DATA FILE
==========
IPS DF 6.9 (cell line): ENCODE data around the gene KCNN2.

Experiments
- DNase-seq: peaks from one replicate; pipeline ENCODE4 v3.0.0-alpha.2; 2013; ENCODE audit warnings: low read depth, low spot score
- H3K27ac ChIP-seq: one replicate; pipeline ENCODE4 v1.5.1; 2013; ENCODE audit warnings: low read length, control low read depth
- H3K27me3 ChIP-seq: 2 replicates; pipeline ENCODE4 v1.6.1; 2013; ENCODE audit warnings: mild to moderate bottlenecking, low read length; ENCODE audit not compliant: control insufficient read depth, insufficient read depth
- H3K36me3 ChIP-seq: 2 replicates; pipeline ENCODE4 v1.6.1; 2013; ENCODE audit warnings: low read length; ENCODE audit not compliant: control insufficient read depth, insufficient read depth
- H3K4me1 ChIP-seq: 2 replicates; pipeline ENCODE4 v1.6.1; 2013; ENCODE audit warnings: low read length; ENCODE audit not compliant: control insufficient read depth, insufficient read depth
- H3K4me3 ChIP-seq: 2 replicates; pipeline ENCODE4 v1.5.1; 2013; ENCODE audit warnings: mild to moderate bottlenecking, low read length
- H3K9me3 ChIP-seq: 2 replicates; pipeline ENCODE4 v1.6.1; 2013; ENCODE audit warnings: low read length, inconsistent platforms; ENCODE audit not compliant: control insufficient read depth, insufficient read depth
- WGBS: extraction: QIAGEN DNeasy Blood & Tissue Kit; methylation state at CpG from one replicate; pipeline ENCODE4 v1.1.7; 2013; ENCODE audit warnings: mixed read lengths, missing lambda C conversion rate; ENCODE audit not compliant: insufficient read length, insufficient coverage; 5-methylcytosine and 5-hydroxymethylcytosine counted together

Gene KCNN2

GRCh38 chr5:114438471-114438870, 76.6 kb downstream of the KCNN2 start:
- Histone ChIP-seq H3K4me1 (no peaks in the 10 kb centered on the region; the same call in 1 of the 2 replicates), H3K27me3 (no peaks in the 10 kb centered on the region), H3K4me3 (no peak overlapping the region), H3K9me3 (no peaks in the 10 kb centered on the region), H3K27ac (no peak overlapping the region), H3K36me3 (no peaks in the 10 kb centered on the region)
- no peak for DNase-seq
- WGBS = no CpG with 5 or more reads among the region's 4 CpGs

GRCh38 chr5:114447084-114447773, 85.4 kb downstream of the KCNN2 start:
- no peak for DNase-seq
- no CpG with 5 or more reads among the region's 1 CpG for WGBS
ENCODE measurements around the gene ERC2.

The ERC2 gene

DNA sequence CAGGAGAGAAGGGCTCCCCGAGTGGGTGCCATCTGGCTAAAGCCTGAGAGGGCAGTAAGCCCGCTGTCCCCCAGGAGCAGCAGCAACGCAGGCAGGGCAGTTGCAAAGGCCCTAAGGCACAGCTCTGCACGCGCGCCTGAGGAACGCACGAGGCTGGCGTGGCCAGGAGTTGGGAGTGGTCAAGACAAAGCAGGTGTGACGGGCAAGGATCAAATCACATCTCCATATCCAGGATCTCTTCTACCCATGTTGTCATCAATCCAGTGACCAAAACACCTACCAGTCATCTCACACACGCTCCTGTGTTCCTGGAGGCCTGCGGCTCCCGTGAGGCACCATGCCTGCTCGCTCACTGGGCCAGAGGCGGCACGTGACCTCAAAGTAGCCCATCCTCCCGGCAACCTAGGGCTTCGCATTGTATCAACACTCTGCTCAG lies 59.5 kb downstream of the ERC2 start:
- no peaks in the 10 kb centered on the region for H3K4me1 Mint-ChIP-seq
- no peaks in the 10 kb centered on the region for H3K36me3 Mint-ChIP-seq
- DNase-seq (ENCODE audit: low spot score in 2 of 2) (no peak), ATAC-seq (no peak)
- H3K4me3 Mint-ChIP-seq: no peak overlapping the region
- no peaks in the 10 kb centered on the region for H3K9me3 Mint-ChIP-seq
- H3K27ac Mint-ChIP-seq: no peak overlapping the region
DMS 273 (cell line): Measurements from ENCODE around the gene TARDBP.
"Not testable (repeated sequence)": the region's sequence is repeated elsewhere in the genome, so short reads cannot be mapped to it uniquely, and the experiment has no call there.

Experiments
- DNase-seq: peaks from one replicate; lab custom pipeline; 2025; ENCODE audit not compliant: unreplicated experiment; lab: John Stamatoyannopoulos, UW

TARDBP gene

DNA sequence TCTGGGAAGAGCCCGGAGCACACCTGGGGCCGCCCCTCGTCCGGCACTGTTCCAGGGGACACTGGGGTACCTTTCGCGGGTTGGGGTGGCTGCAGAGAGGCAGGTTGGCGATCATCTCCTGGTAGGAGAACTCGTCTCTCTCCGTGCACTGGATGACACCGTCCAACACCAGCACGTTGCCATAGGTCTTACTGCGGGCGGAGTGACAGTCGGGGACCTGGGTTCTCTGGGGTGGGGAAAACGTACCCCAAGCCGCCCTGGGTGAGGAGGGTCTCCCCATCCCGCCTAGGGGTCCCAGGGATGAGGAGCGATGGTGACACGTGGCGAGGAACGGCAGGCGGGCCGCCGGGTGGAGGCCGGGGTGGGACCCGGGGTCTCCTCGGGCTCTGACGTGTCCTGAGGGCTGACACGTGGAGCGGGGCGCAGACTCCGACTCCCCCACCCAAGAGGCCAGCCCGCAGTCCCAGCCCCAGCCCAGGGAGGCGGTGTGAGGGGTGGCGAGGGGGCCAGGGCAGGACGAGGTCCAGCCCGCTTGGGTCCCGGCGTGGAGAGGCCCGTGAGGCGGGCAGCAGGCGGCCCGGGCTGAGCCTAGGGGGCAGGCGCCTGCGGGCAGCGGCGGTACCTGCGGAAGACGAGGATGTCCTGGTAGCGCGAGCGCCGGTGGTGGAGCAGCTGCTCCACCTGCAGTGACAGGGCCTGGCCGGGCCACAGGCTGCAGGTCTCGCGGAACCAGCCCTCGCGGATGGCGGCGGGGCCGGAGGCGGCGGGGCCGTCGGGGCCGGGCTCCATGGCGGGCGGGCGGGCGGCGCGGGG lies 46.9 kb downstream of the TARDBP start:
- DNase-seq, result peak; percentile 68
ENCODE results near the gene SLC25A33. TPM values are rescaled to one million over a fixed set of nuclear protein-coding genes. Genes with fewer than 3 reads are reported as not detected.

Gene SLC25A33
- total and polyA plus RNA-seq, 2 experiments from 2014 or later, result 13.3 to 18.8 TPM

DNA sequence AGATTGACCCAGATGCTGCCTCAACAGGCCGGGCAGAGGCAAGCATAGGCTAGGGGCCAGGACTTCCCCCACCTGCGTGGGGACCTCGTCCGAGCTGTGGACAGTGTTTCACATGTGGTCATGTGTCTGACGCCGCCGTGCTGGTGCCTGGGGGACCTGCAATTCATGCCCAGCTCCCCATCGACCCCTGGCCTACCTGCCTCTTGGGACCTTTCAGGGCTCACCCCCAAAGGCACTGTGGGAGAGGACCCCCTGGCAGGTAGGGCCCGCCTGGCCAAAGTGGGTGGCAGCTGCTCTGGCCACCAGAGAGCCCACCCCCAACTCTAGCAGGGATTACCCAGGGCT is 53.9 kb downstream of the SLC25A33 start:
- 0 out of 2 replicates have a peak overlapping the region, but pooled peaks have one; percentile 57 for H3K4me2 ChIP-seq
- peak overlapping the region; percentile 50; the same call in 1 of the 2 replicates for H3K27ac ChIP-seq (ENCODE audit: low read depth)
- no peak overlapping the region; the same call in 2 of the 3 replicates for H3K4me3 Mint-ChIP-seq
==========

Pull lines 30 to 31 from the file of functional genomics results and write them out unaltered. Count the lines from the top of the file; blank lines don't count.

Experiments
- DNase-seq: peaks from one replicate; lab custom pipeline; 2025; ENCODE audit not compliant: unreplicated experiment; lab: John Stamatoyannopoulos, UW